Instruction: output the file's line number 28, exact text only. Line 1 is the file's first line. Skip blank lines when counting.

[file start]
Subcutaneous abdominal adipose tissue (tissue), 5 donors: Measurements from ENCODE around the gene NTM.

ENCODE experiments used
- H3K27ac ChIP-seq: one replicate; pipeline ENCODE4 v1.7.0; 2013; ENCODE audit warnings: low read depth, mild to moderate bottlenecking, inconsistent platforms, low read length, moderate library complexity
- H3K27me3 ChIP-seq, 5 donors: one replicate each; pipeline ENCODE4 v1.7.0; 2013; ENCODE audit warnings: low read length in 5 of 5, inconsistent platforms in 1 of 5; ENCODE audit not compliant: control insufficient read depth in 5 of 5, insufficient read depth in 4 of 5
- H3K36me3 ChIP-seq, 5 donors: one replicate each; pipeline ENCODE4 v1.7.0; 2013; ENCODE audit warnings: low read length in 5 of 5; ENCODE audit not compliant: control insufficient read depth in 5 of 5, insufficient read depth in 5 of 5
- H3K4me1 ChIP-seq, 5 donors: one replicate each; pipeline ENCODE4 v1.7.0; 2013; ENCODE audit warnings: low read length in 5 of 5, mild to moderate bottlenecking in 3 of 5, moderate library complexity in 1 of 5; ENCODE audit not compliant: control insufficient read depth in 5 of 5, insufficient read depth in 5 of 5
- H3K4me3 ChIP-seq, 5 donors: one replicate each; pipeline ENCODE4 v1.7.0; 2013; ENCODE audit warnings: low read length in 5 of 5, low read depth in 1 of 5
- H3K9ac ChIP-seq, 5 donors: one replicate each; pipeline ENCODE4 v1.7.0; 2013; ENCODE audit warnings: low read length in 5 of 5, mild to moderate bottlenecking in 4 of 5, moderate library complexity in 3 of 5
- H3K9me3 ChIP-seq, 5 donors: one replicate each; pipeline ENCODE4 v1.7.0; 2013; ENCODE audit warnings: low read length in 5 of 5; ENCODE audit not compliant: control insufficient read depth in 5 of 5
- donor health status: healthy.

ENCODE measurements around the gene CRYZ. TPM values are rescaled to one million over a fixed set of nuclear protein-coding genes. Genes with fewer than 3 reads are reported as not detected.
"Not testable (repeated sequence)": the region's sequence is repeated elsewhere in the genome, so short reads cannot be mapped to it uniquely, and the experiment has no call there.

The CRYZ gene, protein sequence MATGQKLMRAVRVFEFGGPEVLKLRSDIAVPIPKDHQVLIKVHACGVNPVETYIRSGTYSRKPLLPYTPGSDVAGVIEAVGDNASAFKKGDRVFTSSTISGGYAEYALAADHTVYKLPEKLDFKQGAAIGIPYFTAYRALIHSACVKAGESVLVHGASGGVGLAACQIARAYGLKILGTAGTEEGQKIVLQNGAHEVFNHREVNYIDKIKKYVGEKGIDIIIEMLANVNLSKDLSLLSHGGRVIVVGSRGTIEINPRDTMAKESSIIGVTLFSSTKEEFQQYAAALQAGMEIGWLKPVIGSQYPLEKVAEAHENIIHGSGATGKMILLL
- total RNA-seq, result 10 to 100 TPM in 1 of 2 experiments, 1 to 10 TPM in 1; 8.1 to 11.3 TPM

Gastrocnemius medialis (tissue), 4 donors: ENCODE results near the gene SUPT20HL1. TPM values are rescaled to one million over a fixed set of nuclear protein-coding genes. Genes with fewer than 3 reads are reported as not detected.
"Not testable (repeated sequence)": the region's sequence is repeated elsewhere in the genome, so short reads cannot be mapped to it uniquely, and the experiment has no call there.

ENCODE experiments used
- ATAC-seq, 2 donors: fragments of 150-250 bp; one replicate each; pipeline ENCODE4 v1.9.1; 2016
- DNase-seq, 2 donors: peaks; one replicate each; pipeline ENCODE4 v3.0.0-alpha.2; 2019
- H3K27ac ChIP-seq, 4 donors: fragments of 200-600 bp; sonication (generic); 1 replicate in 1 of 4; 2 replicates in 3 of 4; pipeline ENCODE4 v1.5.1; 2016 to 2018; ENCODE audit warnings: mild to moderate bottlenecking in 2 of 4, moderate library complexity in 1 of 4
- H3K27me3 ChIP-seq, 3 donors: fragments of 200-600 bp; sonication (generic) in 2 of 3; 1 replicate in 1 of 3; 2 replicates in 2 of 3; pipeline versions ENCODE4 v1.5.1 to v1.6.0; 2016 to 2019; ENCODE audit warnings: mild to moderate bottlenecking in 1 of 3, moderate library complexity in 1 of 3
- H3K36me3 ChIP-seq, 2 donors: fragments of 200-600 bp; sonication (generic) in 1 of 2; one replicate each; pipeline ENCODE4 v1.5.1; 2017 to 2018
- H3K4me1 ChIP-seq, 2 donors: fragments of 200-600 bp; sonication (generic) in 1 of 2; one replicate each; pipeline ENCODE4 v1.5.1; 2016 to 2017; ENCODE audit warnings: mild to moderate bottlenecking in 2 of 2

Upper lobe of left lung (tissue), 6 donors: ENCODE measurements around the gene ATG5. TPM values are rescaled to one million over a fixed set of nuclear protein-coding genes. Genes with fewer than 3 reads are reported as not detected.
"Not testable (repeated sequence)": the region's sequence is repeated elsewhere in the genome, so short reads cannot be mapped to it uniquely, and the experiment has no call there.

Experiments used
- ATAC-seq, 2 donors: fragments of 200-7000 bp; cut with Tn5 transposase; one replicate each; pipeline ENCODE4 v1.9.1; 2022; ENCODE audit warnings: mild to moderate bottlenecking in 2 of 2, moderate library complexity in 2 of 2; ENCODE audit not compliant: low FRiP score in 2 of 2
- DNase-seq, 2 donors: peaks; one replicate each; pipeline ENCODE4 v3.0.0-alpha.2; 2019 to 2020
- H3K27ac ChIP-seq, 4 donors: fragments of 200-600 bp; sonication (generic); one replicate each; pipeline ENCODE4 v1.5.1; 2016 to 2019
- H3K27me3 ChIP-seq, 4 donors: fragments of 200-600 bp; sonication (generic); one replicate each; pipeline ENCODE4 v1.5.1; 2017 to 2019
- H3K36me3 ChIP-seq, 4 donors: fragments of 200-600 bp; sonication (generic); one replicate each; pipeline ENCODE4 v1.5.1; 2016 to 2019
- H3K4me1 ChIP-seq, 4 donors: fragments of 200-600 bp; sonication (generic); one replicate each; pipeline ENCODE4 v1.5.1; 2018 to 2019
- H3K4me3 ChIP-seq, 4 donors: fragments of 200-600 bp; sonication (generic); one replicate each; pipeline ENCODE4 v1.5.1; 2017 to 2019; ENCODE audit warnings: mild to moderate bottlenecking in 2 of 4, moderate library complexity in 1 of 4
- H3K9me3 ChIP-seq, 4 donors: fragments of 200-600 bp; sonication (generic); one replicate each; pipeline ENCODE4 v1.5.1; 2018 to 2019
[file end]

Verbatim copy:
- DNase-seq, 2 donors: peaks; one replicate each; pipeline ENCODE4 v3.0.0-alpha.2; 2019 to 2020